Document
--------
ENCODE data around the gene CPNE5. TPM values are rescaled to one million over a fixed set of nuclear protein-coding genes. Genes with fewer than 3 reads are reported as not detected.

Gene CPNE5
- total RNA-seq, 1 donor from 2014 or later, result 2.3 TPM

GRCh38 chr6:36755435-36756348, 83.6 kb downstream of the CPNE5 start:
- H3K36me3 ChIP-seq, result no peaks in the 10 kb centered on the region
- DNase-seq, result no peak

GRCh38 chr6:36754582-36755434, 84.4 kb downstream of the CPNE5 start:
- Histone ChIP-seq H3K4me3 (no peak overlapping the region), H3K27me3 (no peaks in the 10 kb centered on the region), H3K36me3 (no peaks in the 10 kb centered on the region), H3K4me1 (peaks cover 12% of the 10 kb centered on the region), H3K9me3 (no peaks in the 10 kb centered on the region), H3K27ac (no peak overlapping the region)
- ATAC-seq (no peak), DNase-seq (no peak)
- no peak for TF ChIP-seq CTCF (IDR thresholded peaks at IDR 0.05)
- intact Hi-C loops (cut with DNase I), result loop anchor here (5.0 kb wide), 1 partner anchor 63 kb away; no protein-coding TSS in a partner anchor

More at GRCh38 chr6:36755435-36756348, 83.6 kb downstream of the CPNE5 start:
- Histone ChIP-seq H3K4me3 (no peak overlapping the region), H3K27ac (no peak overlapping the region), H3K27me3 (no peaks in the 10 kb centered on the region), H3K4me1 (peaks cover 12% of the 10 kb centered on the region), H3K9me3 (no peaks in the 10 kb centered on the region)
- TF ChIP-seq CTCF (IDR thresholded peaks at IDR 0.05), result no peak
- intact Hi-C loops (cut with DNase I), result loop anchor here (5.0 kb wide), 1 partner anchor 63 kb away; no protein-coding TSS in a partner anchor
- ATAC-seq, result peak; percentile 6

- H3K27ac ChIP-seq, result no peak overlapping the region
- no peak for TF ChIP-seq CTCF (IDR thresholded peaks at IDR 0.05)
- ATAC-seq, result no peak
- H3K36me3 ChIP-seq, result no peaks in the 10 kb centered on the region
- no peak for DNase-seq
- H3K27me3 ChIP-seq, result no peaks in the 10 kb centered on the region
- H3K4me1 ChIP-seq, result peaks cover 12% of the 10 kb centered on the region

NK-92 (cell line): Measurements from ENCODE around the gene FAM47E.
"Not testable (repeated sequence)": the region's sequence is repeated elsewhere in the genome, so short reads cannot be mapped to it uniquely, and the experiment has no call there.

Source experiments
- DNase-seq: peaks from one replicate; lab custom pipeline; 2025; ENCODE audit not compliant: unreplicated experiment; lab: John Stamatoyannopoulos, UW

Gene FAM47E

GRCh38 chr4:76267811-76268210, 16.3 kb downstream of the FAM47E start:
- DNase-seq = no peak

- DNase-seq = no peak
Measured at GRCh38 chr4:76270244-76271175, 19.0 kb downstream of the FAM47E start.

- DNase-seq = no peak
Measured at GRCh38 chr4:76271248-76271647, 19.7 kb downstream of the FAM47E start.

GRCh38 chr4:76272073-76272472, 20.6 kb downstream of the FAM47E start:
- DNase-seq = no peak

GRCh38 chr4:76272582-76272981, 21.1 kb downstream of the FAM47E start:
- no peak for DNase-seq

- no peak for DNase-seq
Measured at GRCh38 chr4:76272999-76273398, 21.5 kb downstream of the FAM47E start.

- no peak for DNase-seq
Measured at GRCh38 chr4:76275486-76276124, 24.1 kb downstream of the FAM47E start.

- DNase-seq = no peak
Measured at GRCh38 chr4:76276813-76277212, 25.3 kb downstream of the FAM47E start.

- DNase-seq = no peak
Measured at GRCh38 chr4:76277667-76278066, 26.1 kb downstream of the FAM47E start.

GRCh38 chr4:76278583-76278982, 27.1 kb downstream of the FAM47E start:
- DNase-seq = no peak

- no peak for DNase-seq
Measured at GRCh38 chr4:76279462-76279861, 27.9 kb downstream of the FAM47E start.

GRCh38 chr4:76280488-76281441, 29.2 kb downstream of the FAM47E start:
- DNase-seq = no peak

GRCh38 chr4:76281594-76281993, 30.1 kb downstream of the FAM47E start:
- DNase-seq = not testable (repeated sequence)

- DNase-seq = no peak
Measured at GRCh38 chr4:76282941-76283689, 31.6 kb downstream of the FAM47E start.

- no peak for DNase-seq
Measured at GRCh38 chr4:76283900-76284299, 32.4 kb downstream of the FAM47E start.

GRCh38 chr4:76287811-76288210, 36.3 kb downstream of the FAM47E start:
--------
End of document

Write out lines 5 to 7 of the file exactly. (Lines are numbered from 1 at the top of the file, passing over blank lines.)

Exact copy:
- H3K36me3 ChIP-seq, result no peaks in the 10 kb centered on the region
- DNase-seq, result no peak

GRCh38 chr6:36754582-36755434, 84.4 kb downstream of the CPNE5 start: